I worked extensively with electronic music (synthesizers and tape recorders) between 1975 and 1980. I was inspired by Iannis Xenakis, Karlheinz Stockhausen, Morton Subotnick, the BBC Radiophonic Workshop (Dr. Who theme music), Pierre Boulez, and others - including, of course, Wendy Carlos. (I can date my interest in electronic music to a music class led by a teaching sub, who played the vinyl recording of Gershon Kingsley's "Popcorn". That would have been about 1970.) Around that same time (1975/76), I sat the Royal Conservatory of Music (Toronto) exam for Gr. 2 theory (which I passed) and Gr 3 harmony (which I did not - self-teaching sometimes has it's limits) and Gr 3 history (which I passed). I also took a few private lessons, and learned a couple of classical music pieces.

My interests were more in the compositional than performance area at that time.

In 1975, I began working on a compositional system I called Quantum Music, for scoring electronic music based on spectral frequencies. That system gave way to Unified Tonality, which generalized the artificiality of the selection of a spectral frequency into simply graphing a wave form and building a composition on a set of notes selected and manipulated that fell on the curve. By 1977 I fairly abandoned both systems altogether.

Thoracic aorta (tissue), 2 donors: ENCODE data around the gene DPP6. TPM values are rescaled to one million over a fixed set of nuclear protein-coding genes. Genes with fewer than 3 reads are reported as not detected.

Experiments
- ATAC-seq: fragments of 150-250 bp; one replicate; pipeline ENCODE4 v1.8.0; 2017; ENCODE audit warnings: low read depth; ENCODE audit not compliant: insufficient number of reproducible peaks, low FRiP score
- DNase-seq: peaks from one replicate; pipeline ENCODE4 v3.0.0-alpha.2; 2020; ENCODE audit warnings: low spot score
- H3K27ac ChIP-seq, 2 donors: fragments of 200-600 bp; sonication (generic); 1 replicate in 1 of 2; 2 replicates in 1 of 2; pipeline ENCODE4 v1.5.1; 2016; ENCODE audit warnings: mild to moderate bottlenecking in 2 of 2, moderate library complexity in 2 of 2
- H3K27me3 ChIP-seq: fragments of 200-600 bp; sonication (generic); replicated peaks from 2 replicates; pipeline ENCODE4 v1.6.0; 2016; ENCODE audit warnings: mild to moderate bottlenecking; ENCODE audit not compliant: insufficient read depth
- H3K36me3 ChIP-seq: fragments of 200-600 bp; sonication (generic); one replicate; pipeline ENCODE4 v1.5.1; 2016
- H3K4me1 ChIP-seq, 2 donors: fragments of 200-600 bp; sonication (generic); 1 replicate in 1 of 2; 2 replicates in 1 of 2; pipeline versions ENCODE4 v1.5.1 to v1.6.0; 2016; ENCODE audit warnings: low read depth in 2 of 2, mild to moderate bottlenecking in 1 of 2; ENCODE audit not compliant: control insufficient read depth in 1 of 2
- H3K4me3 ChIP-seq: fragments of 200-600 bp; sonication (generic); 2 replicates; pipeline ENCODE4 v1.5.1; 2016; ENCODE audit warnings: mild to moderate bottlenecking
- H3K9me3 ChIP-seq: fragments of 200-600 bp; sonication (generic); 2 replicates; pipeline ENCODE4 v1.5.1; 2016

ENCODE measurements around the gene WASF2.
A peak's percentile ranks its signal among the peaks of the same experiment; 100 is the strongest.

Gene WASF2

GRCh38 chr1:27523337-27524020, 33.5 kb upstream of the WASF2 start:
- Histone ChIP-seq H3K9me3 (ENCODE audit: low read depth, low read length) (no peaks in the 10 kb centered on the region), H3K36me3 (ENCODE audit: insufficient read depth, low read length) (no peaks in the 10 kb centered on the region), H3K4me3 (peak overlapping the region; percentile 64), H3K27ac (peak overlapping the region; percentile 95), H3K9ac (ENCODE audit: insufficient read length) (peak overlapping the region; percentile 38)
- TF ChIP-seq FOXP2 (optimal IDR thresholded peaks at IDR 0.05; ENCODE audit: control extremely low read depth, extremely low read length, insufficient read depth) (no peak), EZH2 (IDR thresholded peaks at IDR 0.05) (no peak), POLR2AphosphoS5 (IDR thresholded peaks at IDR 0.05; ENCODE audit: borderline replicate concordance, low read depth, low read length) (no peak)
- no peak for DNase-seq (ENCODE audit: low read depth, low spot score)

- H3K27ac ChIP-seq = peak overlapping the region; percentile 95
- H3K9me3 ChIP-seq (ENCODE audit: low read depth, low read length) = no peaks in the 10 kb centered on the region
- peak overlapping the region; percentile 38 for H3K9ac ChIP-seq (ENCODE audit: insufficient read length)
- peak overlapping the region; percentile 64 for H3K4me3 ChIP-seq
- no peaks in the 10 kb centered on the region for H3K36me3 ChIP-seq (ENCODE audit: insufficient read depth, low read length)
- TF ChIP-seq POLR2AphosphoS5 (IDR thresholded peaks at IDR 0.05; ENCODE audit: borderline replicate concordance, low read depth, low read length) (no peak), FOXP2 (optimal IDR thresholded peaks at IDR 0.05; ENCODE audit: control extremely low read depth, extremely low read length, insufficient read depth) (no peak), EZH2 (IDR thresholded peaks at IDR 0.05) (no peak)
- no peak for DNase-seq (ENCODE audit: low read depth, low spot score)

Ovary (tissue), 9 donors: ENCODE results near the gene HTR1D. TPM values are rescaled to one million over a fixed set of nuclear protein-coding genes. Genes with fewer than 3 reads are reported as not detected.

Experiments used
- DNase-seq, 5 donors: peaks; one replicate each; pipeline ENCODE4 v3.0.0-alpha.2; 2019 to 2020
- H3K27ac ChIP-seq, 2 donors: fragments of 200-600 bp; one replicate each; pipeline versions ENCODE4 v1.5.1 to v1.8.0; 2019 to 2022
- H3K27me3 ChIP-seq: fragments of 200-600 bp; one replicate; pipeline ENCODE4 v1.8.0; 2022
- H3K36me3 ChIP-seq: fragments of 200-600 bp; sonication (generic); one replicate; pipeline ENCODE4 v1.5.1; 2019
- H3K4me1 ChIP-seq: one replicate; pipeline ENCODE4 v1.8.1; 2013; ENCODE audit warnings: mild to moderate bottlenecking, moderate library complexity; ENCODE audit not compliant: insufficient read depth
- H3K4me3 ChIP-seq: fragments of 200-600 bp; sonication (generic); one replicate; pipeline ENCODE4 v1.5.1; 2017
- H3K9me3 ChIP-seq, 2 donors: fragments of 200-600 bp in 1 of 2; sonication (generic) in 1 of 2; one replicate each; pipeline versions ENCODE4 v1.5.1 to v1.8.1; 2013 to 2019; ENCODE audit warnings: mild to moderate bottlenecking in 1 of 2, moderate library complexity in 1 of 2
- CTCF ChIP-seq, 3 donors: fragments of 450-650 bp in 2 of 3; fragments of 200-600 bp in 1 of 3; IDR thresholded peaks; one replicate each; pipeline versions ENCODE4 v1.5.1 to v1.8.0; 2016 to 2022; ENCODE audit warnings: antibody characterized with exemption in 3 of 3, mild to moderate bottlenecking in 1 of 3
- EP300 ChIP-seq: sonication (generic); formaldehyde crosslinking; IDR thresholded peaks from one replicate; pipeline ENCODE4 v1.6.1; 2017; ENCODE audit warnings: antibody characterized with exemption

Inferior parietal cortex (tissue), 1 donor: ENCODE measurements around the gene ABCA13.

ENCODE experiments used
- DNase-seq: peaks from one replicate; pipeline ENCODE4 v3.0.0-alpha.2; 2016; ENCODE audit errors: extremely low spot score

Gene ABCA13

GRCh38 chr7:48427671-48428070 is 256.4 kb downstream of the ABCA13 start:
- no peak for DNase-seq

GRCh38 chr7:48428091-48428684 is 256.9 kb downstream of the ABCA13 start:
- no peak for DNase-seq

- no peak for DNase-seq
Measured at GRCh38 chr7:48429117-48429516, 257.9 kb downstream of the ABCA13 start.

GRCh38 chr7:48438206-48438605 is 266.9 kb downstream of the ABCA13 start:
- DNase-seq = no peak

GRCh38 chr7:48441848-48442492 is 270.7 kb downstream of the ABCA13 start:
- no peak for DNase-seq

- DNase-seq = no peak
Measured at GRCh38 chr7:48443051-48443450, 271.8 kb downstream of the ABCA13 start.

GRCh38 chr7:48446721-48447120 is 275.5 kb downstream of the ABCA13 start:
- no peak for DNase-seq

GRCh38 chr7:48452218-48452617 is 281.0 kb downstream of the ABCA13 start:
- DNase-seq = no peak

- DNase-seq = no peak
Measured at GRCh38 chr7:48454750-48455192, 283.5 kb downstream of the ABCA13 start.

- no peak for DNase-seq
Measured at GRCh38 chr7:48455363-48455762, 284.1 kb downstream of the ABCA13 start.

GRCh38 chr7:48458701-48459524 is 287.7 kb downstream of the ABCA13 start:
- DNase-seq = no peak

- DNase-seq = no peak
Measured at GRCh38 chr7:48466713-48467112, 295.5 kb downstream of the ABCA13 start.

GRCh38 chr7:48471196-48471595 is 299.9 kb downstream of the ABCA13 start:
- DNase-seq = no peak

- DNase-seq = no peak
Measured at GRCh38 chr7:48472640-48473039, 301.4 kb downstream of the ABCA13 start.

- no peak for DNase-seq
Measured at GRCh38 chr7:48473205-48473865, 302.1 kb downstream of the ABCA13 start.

I continued with the piano until I was about 28, and played mostly blues, jazz and jazz-rock music. I played a couple of gigs, but gave it up when I returned to university. In university, I took music history courses each year (and did quite well).

After that, I took a long break from music, until 1998, when my wife bought me a Kawai CP170 Concert Performer digital piano. I wrote several pieces on it.

Since 2004, I have been choir director of the Cornerstone Choir at Sacred Heart Parish Church in Ladner, and sing and play most weeks at least at one Mass. I have also filled in as organ accompanist for the St. Augustine Choir at that church, and filled in as accompanist for the ElderCollege Singers in Delta in February and March of 2011. I also occasionally provide canting and music at wedding ceremonies.